Regulation of cardiac excitation-contraction coupling by action potential repolarization: role of the transient outward potassium current (I(to)).
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J. Physiol. 546 (Pt 1): 5--18 (January 2003)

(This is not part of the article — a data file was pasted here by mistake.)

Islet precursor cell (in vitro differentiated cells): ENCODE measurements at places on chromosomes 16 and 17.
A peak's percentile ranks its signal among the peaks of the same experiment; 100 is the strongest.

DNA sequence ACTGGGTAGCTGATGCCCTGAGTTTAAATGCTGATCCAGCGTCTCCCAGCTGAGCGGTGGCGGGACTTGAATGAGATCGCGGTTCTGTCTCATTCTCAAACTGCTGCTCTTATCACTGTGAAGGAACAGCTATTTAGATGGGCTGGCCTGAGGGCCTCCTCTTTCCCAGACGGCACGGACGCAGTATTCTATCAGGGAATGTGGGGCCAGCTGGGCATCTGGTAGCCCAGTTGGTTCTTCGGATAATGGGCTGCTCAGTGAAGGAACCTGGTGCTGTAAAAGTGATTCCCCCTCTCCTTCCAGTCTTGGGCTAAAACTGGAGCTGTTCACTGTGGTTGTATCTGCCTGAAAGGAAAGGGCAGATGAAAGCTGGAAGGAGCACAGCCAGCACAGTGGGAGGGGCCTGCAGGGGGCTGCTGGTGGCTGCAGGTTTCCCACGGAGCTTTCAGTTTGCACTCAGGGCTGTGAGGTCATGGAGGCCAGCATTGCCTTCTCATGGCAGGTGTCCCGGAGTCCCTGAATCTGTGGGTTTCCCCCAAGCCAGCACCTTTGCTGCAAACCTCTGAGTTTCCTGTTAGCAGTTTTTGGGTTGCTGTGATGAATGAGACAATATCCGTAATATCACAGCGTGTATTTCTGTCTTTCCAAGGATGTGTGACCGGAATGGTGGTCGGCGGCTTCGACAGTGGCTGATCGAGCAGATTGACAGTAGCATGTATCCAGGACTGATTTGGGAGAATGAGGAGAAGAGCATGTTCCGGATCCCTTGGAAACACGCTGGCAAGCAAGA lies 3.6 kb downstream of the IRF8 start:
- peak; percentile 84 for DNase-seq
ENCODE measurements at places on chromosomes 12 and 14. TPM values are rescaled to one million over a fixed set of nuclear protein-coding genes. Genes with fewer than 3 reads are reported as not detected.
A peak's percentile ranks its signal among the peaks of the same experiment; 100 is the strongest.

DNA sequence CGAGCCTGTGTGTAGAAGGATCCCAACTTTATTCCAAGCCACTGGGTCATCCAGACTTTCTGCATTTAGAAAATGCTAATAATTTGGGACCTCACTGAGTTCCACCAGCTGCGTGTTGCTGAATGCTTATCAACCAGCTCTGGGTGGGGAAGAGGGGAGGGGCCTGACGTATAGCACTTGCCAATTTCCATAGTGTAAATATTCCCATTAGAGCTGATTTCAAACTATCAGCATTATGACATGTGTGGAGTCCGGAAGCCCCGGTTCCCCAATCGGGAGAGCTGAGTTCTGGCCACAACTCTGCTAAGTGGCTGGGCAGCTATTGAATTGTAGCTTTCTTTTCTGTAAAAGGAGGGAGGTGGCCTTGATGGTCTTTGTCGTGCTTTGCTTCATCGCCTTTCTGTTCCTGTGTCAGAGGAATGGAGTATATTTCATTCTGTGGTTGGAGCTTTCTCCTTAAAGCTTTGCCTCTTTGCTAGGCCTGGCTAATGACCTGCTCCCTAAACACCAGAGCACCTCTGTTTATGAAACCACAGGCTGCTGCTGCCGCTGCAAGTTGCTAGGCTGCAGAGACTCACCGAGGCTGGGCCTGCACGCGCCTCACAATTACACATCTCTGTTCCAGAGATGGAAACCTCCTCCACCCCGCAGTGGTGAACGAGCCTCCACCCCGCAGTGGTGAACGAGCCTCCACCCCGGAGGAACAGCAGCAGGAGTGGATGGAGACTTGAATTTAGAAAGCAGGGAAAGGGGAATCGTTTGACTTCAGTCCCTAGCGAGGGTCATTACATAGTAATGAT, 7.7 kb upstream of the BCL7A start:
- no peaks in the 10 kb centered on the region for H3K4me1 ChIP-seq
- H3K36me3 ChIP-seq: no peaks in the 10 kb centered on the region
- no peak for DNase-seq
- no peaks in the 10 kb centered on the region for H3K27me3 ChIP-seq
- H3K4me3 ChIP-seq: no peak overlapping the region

The cardiac action potential (AP) is critical for initiating and coordinating myocyte contraction. In particular, the early repolarization period of the AP (phase 1) strongly influences the time course and magnitude of the whole-cell intracellular Ca$^2+$ transient by modulating trans-sarcolemmal Ca$^2+$ influx through L-type Ca$^2+$ channels (I(Ca,L)) and Na-Ca exchangers (I(Ca,NCX)). The transient outward potassium current (I(to)) has kinetic properties that make it especially effective in modulating the trajectory of phase 1 repolarization and thereby cardiac excitation-contraction coupling (ECC). The magnitude of I(to) varies greatly during cardiac development, between different regions of the heart, and is invariably reduced as a result of heart disease, leading to corresponding variations in ECC. In this article, we review evidence supporting a modulatory role of I(to) in ECC through its influence on I(Ca,L), and possibly I(Ca,NCX). We also discuss differential effects of I(to) on ECC between different species, between different regions of the heart and in heart disease.
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